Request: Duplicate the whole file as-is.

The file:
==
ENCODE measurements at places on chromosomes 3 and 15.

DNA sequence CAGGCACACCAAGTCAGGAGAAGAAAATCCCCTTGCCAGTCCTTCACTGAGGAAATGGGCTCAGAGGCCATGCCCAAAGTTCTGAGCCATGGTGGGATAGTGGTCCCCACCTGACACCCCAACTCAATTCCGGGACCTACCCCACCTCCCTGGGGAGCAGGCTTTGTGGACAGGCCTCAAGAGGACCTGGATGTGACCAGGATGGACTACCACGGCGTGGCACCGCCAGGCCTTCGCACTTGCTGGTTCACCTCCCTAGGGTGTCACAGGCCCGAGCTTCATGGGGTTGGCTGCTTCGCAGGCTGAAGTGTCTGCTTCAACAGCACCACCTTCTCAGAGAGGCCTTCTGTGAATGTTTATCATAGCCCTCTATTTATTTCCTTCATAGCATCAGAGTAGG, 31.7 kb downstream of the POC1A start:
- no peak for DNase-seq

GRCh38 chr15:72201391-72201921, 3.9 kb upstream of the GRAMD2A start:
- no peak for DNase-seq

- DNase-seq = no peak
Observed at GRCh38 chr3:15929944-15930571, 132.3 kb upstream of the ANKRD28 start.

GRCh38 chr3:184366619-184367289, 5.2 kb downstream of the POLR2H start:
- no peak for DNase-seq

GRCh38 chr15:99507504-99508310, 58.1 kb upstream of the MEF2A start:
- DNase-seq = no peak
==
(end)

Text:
ENCODE measurements at places on chromosomes 3 and 15.

DNA sequence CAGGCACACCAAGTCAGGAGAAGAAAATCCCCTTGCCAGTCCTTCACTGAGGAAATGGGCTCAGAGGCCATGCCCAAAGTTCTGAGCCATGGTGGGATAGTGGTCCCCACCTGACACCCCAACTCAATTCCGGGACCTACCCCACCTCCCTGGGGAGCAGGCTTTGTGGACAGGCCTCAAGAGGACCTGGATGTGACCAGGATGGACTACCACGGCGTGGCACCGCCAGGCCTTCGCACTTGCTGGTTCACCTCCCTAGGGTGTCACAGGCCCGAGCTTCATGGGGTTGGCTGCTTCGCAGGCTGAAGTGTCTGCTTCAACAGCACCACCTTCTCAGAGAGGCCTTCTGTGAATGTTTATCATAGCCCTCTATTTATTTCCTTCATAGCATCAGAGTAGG, 31.7 kb downstream of the POC1A start:
- no peak for DNase-seq

GRCh38 chr15:72201391-72201921, 3.9 kb upstream of the GRAMD2A start:
- no peak for DNase-seq

- DNase-seq = no peak
Observed at GRCh38 chr3:15929944-15930571, 132.3 kb upstream of the ANKRD28 start.

GRCh38 chr3:184366619-184367289, 5.2 kb downstream of the POLR2H start:
- no peak for DNase-seq

GRCh38 chr15:99507504-99508310, 58.1 kb upstream of the MEF2A start:
- DNase-seq = no peak